0.59 (0.20–1.77)

0.39 (0.15–1.01)

0.99 (0.53–1.86)

2.31 (0.45–11.77)

 

The unit of analysis was the 30-s epoch. All models controlled for child age, sex, ethnicity (Hispanic vs. non-Hispanic), and annual household income. Reference group for land use categories = residential (e.g., houses, apartments, and condos). Land use categories were as follows: commercial (e.g., retail, restaurants, office use, and manufacturing), open space (e.g., vacant lots, parks, golf courses, gardens, and beaches), educational (e.g., schools and school grounds), facilities (e.g., community centers, churches, and libraries), and other (e.g., military, mixed uses, airports, freeways, roads, and utilities). Joint behavior was defined by a linear separation distance of less than 50 m between the parent and child

MVPA moderate-to-vigorous physical activity

*p < 0.01

Fig. 3

Predicted probability of joint parent–child MVPA during nonschool waking hours in different land use categories by children’s body mass index (BMI) category. Land use categories were as follows: residential (e.g., houses, apartments, and condos), commercial (e.g., retail, restaurants, office use, and manufacturing), open space (e.g., vacant lots, parks, golf courses, gardens, and beaches), educational (e.g., schools and school grounds), facilities (e.g., community centers, churches, and libraries), and other (e.g., military, mixed uses, airports, freeways, roads, and utilities). Error bars on the graph represent standard errors. Joint behavior was defined by a linear separation distance of less than 50 m between the parent and child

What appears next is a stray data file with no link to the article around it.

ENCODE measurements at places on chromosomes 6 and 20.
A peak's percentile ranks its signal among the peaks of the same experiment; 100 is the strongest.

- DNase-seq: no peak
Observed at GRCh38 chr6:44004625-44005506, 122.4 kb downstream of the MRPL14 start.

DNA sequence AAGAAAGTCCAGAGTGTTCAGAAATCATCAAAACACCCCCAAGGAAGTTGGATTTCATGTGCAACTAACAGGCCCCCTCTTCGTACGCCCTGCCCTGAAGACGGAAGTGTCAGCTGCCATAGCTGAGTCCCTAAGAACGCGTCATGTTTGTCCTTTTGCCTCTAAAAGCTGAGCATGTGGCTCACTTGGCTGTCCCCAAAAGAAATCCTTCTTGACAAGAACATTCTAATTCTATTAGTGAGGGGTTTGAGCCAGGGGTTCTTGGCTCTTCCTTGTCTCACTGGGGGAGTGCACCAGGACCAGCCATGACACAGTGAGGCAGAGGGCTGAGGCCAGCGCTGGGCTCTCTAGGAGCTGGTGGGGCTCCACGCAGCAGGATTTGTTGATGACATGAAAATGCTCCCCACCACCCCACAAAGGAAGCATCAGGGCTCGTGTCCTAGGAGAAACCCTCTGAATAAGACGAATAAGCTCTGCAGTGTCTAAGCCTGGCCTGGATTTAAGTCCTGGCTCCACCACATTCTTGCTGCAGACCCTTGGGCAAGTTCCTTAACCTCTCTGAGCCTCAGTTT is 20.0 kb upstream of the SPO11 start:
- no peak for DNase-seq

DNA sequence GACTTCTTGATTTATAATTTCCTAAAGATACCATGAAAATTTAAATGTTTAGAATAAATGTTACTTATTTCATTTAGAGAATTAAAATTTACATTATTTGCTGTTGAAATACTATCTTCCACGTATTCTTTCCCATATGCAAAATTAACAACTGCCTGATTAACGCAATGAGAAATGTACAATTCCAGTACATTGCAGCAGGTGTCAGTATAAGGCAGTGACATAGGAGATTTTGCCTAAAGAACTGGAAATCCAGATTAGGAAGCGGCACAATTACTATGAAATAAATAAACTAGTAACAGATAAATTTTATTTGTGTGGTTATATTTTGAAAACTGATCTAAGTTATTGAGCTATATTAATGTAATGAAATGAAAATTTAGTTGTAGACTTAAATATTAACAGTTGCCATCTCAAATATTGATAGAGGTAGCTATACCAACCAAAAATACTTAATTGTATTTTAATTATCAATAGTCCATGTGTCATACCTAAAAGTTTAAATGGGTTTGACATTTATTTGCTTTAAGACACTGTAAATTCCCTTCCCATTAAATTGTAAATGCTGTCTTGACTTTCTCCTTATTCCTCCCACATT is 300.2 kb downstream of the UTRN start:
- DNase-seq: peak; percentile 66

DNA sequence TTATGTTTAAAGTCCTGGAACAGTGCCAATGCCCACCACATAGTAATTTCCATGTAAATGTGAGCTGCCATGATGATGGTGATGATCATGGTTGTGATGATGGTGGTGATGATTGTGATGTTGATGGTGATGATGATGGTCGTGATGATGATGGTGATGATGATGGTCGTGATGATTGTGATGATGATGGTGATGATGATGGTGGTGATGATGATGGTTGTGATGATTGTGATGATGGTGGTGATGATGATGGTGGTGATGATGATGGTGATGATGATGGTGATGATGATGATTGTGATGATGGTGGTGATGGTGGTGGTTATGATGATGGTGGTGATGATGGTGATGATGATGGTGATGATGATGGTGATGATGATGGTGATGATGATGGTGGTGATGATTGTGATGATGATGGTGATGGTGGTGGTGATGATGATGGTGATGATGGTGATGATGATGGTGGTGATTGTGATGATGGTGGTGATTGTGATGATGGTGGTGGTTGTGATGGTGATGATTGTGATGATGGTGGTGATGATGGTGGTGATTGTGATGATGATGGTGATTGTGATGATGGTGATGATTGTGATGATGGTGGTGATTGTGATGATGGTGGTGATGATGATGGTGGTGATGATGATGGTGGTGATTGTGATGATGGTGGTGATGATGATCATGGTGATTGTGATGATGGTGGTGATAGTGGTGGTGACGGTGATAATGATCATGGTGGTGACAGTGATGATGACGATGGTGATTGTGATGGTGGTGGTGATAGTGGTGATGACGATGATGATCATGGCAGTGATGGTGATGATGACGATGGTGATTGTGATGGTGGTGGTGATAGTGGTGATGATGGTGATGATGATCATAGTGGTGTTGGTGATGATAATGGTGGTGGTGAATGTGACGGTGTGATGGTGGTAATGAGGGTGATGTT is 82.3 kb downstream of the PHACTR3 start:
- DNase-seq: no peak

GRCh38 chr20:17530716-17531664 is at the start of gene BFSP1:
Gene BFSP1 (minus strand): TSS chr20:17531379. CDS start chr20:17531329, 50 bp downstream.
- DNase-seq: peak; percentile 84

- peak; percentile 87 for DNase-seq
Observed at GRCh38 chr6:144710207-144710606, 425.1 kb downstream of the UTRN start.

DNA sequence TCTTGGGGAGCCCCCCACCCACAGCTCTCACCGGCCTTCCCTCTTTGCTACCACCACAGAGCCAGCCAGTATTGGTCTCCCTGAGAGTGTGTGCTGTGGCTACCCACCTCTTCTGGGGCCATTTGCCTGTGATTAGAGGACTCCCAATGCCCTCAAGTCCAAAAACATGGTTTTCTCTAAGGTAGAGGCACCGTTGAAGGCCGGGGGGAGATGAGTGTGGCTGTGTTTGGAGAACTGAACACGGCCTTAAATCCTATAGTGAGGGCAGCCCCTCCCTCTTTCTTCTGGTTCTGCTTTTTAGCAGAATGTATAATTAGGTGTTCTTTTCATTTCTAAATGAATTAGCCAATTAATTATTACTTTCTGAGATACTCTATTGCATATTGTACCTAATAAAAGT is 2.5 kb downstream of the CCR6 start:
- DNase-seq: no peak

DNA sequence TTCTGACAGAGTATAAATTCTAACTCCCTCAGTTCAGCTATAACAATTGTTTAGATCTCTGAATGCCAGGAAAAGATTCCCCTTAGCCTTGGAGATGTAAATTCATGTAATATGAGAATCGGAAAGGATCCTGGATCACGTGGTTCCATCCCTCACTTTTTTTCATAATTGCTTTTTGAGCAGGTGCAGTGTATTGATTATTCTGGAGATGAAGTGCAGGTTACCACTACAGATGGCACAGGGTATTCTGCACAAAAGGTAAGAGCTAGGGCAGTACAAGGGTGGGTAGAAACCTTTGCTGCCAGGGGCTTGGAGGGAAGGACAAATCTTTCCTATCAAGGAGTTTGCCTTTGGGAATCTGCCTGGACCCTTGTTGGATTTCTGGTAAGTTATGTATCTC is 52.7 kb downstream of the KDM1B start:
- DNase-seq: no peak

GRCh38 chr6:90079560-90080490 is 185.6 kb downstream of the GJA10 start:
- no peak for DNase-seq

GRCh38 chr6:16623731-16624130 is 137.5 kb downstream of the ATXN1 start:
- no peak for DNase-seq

Locations of Joint Behaviors by Parent Weight Status

Table 3 show that the locations of joint parent–child MVPA differed by parent weight status (adjusted Wald F = 3.27, df = 10, p < 0.01) after adjusting parent age, sex, Hispanic origin, and annual household income. As compared with parents who were under and normal weight, overweight and obese parents were less likely to perform joint MVPA with their child on land classified as open space as compared with residential settings (see Fig. 4). Differences in the land use type of child MVPA accompanied by parent sedentary behavior were also observed by child weight status (adjusted Wald F = 2.20, df = 10, p < 0.05). However, these differences occurred in commercial and other settings versus residential locations and commercial and other settings each represented less than 5 % of child MVPA/parent sedentary behavior for normal weight, overweight, and obese parents. The locations of parent MVPA accompanied by child sedentary behavior and joint sedentary behavior during nonschool waking hours did not differ by parent weight status.
Table 3

Results of multinomial logistic regression predicting land use type for joint parent–child behaviors during non-school, waking hours by parent BMI categories (odds ratio, 95 % CI)

Covariate

Commercial

Open space

Educational

Public facilities

Other

Adjusted Wald F

Joint MVPA

 Parent BMI category

     

3.27**

 Under/normal weight

1.00

1.00

1.00

1.00

1.00

 

 Overweight

0.99 (0.46–2.14)

0.55 (0.24–1.24)

1.27 (0.44–3.64)

1.91 (0.62–5.88)

0.33 (0.06–1.84)

 

 Obese

1.64 (0.69–3.88)

0.28 (0.12–0.64)

3.79 (1.41–10.23)

2.34 (0.51–10.78)

0.77 (0.07–8.11)

 

Child MVPA/parent sedentary behavior

 Parent BMI category

     

2.20*

 Under/normal weight

1.00

1.00

1.00

1.00

1.00

 

 Overweight

0.62 (0.29–1.32)

0.69 (0.33–1.42)

0.61 (0.24–1.58)

1.07 (0.41–2.80)

0.08 (0.01–0.53)

 

 Obese

0.37 (0.15–0.95)

1.05 (0.42–2.63)

0.38 (0.13–1.12)

1.81 (0.65–5.07)

1.95 (0.33–11.46)

 

Joint sedentary behavior

 Parent BMI category